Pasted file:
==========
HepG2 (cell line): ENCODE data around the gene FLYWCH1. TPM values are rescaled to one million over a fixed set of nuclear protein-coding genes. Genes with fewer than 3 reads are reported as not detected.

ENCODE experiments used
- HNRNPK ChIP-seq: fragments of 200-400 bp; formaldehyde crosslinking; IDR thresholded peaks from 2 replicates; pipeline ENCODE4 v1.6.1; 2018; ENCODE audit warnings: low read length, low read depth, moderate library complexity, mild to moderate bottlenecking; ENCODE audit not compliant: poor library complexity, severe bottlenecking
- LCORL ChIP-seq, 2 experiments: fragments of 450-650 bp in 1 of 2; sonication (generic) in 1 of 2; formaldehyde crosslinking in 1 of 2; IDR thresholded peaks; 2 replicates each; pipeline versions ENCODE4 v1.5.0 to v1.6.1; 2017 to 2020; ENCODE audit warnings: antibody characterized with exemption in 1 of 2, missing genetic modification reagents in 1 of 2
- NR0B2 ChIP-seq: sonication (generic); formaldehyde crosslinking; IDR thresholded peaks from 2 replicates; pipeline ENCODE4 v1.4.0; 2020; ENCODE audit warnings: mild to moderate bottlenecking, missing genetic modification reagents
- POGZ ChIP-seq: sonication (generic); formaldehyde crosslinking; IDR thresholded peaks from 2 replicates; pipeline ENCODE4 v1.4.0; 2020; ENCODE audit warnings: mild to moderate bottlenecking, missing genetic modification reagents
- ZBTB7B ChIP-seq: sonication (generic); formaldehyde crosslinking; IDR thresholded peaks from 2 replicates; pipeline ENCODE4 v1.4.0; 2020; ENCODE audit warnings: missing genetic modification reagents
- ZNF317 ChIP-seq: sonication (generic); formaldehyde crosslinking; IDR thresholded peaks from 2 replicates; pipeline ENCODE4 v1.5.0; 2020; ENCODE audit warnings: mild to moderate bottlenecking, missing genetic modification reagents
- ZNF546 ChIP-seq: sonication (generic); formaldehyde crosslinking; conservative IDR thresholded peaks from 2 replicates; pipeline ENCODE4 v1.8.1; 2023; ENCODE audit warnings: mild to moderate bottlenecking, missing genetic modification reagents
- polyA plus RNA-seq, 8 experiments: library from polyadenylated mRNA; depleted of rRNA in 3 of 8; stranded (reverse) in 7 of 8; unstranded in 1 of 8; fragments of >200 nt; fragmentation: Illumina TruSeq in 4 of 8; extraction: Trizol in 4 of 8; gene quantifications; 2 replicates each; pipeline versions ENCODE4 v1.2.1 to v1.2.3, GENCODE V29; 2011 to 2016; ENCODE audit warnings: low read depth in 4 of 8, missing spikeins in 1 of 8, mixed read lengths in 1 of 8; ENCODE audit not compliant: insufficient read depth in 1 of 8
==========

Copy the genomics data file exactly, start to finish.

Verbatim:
HepG2 (cell line): ENCODE data around the gene FLYWCH1. TPM values are rescaled to one million over a fixed set of nuclear protein-coding genes. Genes with fewer than 3 reads are reported as not detected.

ENCODE experiments used
- HNRNPK ChIP-seq: fragments of 200-400 bp; formaldehyde crosslinking; IDR thresholded peaks from 2 replicates; pipeline ENCODE4 v1.6.1; 2018; ENCODE audit warnings: low read length, low read depth, moderate library complexity, mild to moderate bottlenecking; ENCODE audit not compliant: poor library complexity, severe bottlenecking
- LCORL ChIP-seq, 2 experiments: fragments of 450-650 bp in 1 of 2; sonication (generic) in 1 of 2; formaldehyde crosslinking in 1 of 2; IDR thresholded peaks; 2 replicates each; pipeline versions ENCODE4 v1.5.0 to v1.6.1; 2017 to 2020; ENCODE audit warnings: antibody characterized with exemption in 1 of 2, missing genetic modification reagents in 1 of 2
- NR0B2 ChIP-seq: sonication (generic); formaldehyde crosslinking; IDR thresholded peaks from 2 replicates; pipeline ENCODE4 v1.4.0; 2020; ENCODE audit warnings: mild to moderate bottlenecking, missing genetic modification reagents
- POGZ ChIP-seq: sonication (generic); formaldehyde crosslinking; IDR thresholded peaks from 2 replicates; pipeline ENCODE4 v1.4.0; 2020; ENCODE audit warnings: mild to moderate bottlenecking, missing genetic modification reagents
- ZBTB7B ChIP-seq: sonication (generic); formaldehyde crosslinking; IDR thresholded peaks from 2 replicates; pipeline ENCODE4 v1.4.0; 2020; ENCODE audit warnings: missing genetic modification reagents
- ZNF317 ChIP-seq: sonication (generic); formaldehyde crosslinking; IDR thresholded peaks from 2 replicates; pipeline ENCODE4 v1.5.0; 2020; ENCODE audit warnings: mild to moderate bottlenecking, missing genetic modification reagents
- ZNF546 ChIP-seq: sonication (generic); formaldehyde crosslinking; conservative IDR thresholded peaks from 2 replicates; pipeline ENCODE4 v1.8.1; 2023; ENCODE audit warnings: mild to moderate bottlenecking, missing genetic modification reagents
- polyA plus RNA-seq, 8 experiments: library from polyadenylated mRNA; depleted of rRNA in 3 of 8; stranded (reverse) in 7 of 8; unstranded in 1 of 8; fragments of >200 nt; fragmentation: Illumina TruSeq in 4 of 8; extraction: Trizol in 4 of 8; gene quantifications; 2 replicates each; pipeline versions ENCODE4 v1.2.1 to v1.2.3, GENCODE V29; 2011 to 2016; ENCODE audit warnings: low read depth in 4 of 8, missing spikeins in 1 of 8, mixed read lengths in 1 of 8; ENCODE audit not compliant: insufficient read depth in 1 of 8